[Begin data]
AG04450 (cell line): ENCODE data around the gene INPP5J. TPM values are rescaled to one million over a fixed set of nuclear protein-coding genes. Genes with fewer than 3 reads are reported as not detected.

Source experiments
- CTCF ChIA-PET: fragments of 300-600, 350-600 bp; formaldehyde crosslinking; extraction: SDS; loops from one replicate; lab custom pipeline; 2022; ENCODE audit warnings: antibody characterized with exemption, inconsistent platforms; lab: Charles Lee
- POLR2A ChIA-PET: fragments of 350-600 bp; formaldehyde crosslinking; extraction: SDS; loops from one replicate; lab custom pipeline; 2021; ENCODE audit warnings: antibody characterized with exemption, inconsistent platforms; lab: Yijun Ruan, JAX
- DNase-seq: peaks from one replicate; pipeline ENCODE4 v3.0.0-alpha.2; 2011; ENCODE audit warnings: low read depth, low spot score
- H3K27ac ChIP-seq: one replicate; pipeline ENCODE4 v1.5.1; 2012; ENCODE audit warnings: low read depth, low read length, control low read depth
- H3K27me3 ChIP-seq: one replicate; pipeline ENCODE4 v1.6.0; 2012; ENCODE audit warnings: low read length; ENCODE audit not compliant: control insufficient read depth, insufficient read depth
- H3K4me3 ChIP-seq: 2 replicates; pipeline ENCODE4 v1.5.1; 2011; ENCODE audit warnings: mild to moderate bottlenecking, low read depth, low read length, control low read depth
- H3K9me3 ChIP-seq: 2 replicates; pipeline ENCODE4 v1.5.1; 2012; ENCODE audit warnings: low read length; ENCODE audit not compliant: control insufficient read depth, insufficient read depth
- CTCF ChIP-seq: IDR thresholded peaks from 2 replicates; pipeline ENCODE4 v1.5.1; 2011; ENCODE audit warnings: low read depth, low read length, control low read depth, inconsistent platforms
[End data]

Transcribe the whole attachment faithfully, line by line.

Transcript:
AG04450 (cell line): ENCODE data around the gene INPP5J. TPM values are rescaled to one million over a fixed set of nuclear protein-coding genes. Genes with fewer than 3 reads are reported as not detected.

Source experiments
- CTCF ChIA-PET: fragments of 300-600, 350-600 bp; formaldehyde crosslinking; extraction: SDS; loops from one replicate; lab custom pipeline; 2022; ENCODE audit warnings: antibody characterized with exemption, inconsistent platforms; lab: Charles Lee
- POLR2A ChIA-PET: fragments of 350-600 bp; formaldehyde crosslinking; extraction: SDS; loops from one replicate; lab custom pipeline; 2021; ENCODE audit warnings: antibody characterized with exemption, inconsistent platforms; lab: Yijun Ruan, JAX
- DNase-seq: peaks from one replicate; pipeline ENCODE4 v3.0.0-alpha.2; 2011; ENCODE audit warnings: low read depth, low spot score
- H3K27ac ChIP-seq: one replicate; pipeline ENCODE4 v1.5.1; 2012; ENCODE audit warnings: low read depth, low read length, control low read depth
- H3K27me3 ChIP-seq: one replicate; pipeline ENCODE4 v1.6.0; 2012; ENCODE audit warnings: low read length; ENCODE audit not compliant: control insufficient read depth, insufficient read depth
- H3K4me3 ChIP-seq: 2 replicates; pipeline ENCODE4 v1.5.1; 2011; ENCODE audit warnings: mild to moderate bottlenecking, low read depth, low read length, control low read depth
- H3K9me3 ChIP-seq: 2 replicates; pipeline ENCODE4 v1.5.1; 2012; ENCODE audit warnings: low read length; ENCODE audit not compliant: control insufficient read depth, insufficient read depth
- CTCF ChIP-seq: IDR thresholded peaks from 2 replicates; pipeline ENCODE4 v1.5.1; 2011; ENCODE audit warnings: low read depth, low read length, control low read depth, inconsistent platforms